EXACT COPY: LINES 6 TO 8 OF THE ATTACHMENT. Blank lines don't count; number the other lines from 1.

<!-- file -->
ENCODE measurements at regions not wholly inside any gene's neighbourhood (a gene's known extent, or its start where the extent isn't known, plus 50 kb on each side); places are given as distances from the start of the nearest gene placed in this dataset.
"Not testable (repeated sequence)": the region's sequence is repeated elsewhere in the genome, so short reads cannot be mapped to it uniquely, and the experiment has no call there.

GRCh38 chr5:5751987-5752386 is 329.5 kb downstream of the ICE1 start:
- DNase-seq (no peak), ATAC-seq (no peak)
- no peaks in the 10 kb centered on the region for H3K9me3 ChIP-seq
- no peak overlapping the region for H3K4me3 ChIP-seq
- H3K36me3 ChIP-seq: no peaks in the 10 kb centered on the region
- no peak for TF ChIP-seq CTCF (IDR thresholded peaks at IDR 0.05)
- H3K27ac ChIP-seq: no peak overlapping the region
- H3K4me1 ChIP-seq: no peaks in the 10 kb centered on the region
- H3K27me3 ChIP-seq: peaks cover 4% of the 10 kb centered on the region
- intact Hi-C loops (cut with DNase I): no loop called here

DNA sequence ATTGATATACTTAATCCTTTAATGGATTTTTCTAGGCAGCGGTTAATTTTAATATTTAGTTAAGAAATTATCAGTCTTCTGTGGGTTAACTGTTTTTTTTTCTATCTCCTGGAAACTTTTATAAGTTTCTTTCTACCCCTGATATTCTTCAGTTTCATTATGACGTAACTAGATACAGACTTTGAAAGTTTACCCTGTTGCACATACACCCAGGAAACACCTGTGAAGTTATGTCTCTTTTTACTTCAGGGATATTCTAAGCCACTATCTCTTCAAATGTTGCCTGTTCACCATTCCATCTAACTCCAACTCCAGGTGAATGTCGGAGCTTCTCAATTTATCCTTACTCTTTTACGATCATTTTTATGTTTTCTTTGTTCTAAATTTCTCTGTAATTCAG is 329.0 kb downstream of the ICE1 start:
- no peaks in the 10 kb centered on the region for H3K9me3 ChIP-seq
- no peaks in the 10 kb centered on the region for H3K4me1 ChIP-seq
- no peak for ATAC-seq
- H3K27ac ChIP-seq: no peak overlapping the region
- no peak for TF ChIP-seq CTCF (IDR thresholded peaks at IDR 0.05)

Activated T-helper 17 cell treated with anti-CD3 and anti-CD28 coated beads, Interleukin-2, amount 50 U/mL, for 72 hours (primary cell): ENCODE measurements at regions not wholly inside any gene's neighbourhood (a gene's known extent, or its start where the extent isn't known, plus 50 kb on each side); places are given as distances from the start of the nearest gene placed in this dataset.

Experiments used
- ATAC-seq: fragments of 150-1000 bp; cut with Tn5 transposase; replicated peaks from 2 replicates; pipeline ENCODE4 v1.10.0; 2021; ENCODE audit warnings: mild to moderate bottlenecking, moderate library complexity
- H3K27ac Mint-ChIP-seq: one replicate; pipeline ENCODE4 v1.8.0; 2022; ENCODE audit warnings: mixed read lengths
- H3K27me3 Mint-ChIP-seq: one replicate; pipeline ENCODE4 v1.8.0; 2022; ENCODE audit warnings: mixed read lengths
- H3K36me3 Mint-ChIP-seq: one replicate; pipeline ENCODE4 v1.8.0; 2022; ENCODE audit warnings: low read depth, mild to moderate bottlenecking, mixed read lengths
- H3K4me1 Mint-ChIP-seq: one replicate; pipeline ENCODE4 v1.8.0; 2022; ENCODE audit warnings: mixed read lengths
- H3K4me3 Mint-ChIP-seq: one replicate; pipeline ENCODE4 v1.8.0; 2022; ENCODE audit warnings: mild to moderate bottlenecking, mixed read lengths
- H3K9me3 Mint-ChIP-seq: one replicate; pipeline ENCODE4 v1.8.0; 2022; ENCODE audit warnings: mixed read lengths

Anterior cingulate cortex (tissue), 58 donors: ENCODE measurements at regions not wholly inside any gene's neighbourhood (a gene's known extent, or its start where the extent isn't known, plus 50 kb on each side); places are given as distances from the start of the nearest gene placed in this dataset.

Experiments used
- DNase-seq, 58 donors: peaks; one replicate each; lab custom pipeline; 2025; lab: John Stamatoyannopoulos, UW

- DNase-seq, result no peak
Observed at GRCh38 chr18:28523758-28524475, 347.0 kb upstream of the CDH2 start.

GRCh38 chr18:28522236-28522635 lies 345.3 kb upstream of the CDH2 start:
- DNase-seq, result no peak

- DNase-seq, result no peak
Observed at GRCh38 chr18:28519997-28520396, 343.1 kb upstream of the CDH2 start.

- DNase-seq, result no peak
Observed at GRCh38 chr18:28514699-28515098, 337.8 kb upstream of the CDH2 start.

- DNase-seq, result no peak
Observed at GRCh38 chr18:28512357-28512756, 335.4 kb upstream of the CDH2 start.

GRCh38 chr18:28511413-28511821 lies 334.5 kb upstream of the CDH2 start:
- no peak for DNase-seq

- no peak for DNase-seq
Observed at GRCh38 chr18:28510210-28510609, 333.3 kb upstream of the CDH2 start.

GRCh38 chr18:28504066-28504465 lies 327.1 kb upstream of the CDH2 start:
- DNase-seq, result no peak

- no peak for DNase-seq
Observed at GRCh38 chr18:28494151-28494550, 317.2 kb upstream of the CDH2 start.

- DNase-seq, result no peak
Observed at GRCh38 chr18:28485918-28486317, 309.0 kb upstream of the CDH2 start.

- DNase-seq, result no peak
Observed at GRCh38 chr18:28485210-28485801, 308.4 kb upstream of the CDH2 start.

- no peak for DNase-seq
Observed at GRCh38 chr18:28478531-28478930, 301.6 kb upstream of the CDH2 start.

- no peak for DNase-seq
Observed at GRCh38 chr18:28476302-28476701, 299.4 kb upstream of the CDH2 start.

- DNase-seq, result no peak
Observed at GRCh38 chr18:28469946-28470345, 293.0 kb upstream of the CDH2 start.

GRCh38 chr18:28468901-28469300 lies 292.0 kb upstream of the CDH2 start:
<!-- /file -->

- no peak overlapping the region for H3K4me3 ChIP-seq
- H3K36me3 ChIP-seq: no peaks in the 10 kb centered on the region
- no peak for TF ChIP-seq CTCF (IDR thresholded peaks at IDR 0.05)